Friday, March 12, 2010

Why Study Latin, Greek, or Ancient History?

Latin?! Yikes! If the trivium didn’t scare people off, Latin and Greek usually do. These reasons came from the “Why Study Latin & Greek?” The Classical Teacher, by Andrew Campbell, Summer 2007, (a publication of Memoria Press). I agree wholeheartedly, but he just stated the arguments much more eloquently, so these are pretty much in his words.

The practical arguments for studying classical languages are these: they increase English vocabulary, they aid in understanding our crazy English grammar, Latin is the key to modern languages, studying Latin increases standardized test scores, and some careers require knowledge of them. Those all sound like pretty good reasons to study Latin to me!

But wait, there’s more. Here are the cultural reasons for studying Latin (and Greek): knowledge of the classics increases cultural literacy, classical history is YOUR history, and, believe it or not, the cultural experience of the ancient world is relevant to us today. You know the old saying “Those who do not learn from history are doomed to repeat it.”

As if those arguments weren’t enough, Campbell presents three formative arguments for studying classical languages and curriculum: they impart exceptional intellectual discipline, they inspire moral insight and virtue, and they form aesthetic judgment.

Wow. Those are some pretty compelling arguments.

The question is how can a parent who never had Latin or Greek teach those languages to her children? It is possible! Check out the great variety of curricula that’s written specifically for parents to learn with their children. Some are textbooks and teacher’s manuals, some are computer programs. The writers of these curricula realize that many parents desire more for their children than they received as students themselves. I will list Latin and Greek curricula along with many other classical homeschooling resources in an upcoming post.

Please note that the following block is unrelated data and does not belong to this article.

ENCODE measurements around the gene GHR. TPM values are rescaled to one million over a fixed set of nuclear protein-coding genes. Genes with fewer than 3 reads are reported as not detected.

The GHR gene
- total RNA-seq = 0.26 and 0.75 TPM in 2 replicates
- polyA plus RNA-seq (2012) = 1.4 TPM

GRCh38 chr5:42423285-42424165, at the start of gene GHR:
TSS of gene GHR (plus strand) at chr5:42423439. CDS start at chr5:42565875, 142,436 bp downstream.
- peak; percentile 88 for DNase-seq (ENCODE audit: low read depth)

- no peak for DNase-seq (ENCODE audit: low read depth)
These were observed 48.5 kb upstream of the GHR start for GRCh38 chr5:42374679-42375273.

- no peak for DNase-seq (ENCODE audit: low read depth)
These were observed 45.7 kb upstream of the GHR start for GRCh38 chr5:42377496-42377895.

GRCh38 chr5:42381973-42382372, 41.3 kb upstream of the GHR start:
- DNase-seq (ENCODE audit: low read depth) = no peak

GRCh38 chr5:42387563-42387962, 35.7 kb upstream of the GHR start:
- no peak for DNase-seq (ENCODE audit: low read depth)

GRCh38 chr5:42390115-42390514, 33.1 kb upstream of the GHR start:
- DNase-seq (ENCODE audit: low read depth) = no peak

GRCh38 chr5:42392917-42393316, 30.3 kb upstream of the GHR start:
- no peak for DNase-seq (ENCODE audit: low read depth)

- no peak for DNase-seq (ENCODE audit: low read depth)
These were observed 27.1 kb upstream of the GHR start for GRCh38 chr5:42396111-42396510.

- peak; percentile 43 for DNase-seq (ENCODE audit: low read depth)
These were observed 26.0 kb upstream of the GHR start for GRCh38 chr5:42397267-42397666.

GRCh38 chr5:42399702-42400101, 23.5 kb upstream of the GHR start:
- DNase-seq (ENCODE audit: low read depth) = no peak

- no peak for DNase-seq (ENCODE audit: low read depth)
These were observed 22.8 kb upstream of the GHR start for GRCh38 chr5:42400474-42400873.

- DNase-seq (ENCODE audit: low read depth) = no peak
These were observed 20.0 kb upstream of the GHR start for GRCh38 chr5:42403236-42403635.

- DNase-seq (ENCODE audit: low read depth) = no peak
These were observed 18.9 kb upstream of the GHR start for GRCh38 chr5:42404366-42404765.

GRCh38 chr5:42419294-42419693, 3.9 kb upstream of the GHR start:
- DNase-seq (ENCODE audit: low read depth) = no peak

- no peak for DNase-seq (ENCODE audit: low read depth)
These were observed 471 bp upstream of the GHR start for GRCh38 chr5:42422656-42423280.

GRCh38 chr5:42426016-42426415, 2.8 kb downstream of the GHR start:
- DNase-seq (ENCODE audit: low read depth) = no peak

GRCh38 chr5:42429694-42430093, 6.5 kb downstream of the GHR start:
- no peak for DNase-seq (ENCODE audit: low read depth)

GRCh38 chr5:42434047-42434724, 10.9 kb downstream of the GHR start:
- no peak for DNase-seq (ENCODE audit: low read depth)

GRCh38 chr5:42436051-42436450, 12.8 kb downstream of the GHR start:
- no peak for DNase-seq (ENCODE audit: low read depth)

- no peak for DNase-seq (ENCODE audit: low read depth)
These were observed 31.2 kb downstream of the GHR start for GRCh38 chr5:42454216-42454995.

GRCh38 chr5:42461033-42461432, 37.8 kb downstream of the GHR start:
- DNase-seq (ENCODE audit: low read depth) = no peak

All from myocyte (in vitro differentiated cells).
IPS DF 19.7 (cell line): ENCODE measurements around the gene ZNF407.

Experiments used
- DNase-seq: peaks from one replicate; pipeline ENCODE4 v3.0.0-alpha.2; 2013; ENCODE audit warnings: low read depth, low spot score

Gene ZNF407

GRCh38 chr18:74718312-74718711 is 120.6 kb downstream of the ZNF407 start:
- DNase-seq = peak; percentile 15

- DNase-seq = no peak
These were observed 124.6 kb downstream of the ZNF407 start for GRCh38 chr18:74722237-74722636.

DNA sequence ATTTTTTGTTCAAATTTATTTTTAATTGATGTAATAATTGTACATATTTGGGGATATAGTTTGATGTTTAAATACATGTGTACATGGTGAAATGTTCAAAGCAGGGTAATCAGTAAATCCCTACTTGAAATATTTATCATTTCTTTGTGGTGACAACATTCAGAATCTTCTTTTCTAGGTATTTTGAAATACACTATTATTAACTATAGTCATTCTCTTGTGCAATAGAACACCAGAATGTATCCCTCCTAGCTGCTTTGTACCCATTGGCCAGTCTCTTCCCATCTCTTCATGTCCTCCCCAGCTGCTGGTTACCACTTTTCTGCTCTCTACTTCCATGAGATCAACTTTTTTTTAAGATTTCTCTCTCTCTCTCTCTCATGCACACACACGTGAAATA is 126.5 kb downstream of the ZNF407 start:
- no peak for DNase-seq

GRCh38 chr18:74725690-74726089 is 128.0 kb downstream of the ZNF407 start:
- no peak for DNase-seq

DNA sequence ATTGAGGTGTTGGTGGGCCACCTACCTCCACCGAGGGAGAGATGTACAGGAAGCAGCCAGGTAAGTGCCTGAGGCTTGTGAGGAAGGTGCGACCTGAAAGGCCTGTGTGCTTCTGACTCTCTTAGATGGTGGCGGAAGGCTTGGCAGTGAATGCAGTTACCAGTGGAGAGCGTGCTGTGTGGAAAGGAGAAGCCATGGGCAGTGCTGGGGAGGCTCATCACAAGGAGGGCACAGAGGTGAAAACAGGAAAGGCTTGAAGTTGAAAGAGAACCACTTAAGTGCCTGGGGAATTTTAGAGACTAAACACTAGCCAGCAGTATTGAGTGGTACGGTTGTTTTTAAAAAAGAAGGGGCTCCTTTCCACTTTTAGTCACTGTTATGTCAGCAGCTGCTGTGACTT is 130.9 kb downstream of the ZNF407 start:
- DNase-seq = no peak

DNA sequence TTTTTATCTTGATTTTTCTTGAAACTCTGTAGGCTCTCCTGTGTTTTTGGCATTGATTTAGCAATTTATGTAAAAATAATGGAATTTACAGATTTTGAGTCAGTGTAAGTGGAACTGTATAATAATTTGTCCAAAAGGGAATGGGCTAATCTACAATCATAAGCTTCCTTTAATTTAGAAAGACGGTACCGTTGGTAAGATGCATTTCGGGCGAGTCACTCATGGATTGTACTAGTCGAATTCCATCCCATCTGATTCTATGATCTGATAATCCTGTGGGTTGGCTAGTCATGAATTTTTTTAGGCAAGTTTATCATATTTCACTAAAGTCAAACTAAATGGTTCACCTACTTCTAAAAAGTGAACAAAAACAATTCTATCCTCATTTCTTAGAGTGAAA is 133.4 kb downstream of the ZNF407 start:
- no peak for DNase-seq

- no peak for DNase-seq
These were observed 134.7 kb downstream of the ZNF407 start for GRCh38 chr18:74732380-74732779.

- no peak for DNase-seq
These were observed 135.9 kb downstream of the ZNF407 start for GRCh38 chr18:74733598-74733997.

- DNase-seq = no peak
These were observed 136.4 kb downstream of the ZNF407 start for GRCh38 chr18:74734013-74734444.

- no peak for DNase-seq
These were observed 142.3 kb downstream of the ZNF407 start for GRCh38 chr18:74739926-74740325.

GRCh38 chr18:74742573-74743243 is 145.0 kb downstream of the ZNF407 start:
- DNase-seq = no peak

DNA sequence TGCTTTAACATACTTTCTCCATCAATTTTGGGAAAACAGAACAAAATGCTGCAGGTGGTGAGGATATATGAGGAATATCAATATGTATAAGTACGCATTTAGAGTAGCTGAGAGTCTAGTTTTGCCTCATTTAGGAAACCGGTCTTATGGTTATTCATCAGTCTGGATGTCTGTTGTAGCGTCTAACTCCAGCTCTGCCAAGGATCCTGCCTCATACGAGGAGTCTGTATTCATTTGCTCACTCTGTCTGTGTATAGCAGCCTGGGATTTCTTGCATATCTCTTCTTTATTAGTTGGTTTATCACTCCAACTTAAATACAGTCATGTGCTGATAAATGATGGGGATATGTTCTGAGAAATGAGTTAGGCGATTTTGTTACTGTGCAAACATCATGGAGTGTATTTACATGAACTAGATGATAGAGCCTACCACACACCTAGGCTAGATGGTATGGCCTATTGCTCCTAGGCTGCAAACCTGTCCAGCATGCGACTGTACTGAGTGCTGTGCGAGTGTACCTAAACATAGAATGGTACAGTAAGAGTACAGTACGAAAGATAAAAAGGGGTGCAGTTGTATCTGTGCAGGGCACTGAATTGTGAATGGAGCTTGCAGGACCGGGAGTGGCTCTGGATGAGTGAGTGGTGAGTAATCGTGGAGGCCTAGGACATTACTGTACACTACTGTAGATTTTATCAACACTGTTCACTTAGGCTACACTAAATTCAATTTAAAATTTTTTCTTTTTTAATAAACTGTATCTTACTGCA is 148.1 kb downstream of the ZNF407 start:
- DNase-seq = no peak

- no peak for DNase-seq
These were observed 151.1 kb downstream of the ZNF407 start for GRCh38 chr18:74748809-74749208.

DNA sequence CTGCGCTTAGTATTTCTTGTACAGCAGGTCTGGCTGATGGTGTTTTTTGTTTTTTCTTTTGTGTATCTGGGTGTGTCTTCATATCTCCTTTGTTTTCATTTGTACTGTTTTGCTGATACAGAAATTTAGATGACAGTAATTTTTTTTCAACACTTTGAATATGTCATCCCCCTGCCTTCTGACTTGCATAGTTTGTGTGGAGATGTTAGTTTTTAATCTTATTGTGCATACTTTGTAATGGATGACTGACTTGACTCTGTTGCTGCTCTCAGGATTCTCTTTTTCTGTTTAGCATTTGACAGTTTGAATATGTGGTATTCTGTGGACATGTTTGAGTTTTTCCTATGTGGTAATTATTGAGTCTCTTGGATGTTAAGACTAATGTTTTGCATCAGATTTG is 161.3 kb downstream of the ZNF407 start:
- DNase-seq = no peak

So, what do we do? We have worked on Latin for a combined total of nine years (three of those years were overlapping). To answer your next question, no, I had no prior knowledge of Latin. It has worked! I did have a bit of an advantage, though, in that my father teaches Latin and was able to help us along some (thank goodness for Skype!).

I did, however, take a year of Greek in college. While we chose not to study Greek in our homeschool, we did study ancient Grecian history. What do I remember of the Greek I took in college? Honestly, not much, because I never made the effort to use it again. If I had applied myself and kept reading and studying it, I’m sure that I could still use it today.

Q4U: How can you and your family incorporate Latin and/or Greek if you have never learned it previously?

Disclosure: I have not received any compensation for writing this post. I have no material connection to the brands, products, or services that I have mentioned. I am disclosing this in accordance with the Federal Trade Commission’s 16 CFR, Part 255: “Guides Concerning the Use of Endorsements and Testimonials in Advertising.”